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Pope tells Israeli rabbis his comments on Jewish law weren’t meant to disparage

Francis caused concern among Jewish officials when he said recently that the law of the Torah ‘does not give life’

Pope Francis blesses faithful from the window as he delivers the Angelus prayer, on September 5, 2021 at St. Peter's square in the Vatican. (Tiziana FABI / AFP)
Pope Francis blesses faithful from the window as he delivers the Angelus prayer, on September 5, 2021 at St. Peter's square in the Vatican. (Tiziana FABI / AFP)

Pope Francis has sought to assuage concerns over comments he made about Jewish law that some Jewish leaders viewed as disparaging, according to a new report.

Reuters said Monday that the pope had conveyed to Israel’s chief rabbinate that he had not intended to be seen as passing judgment on the law of the Torah.

Last month Francis caused consternation when he told an audience that the law of the Jewish Torah “does not give life, it does not offer the fulfillment of the promise because it is not capable of being able to fulfill it. The Law is a journey, a journey that leads toward an encounter… Those who seek life need to look to the promise and to its fulfillment in Christ.”

Rabbi Ratzon Arusi, the chairman of the Israeli Chief Rabbinate’s Commission for Dialogue with the Holy See, sent a latter to the Vatican requesting clarification of the comments.

“In his homily, the pope presents the Christian faith as not just superseding the Torah; but asserts that the latter no longer gives life, implying that Jewish religious practice in the present era is rendered obsolete,” Arusi reportedly wrote in the letter. “This is in effect part and parcel of the ‘teaching of contempt’ towards Jews and Judaism that we had thought had been fully repudiated by the Church.”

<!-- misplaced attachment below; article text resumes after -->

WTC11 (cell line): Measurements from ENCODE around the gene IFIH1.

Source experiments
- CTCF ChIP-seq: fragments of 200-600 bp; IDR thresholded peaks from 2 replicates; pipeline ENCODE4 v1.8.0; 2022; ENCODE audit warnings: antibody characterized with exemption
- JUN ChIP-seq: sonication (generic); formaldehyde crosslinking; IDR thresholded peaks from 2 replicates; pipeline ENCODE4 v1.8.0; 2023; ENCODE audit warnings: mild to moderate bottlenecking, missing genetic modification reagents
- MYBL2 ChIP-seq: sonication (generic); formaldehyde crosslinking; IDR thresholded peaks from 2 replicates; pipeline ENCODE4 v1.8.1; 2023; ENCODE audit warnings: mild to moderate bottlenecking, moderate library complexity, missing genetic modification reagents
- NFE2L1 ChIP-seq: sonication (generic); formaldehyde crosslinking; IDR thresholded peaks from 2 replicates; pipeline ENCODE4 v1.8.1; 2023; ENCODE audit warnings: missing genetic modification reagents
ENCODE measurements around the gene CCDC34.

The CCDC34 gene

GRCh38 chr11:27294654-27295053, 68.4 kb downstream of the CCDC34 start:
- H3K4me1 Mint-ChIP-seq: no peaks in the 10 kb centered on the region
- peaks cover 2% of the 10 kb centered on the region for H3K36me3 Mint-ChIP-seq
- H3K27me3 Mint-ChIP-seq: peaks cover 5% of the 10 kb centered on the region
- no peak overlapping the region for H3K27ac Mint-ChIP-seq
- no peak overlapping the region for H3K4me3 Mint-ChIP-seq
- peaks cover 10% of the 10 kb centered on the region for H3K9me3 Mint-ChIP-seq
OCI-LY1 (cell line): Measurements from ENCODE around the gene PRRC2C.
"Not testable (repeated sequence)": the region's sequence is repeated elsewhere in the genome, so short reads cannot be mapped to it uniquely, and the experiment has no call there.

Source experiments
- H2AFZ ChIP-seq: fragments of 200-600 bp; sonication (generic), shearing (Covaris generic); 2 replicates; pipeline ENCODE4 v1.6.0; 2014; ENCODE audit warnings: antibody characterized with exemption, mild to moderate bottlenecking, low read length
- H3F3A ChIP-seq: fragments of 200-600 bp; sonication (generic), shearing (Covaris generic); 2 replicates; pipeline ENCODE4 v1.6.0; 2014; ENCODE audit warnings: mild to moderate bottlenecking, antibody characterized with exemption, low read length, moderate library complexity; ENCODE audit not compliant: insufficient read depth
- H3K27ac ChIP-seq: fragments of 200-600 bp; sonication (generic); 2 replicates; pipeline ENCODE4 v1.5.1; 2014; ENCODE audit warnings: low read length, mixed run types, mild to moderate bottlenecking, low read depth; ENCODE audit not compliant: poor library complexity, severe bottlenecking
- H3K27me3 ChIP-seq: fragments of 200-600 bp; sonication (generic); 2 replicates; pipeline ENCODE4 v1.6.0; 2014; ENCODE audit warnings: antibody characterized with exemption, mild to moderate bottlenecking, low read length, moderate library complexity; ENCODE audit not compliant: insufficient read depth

According to Reuters, Cardinal Kurt Koch, who deals with religious relations with Jews, wrote to Arousi that the pope had not meant to pass judgment on Jewish law.

The letter cited a 2015 quote from Francis that “The Christian confessions find their unity in Christ; Judaism finds its unity in the Torah.”

The report also noted that in a blessing for the Jewish New Year this week, the pope said: “May the new year be rich with fruits of peace, and good for those who walk faithfully in the law of the Lord.”

The use of the word law in the comment was intentional, according to Vatican and  Jewish sources who spoke to Reuters.

Rabbi Ratzon Arusi attends a swearing in ceremony for the Rabbinate Council at the President’s residence in Jerusalem, on October 24, 2018. (Yonatan Sindel/Flash90)

Koch’s office told Reuters on Wednesday that he had received the letter, and was “considering it seriously and reflecting on a response.”

Francis has had a positive relationship with the Jewish community. In July he restricted the use of the Latin Mass, a form of the liturgy favored by traditionalist Catholics that calls for the conversion of the Jews and that until 2008 included a reference to Jewish “blindness.”

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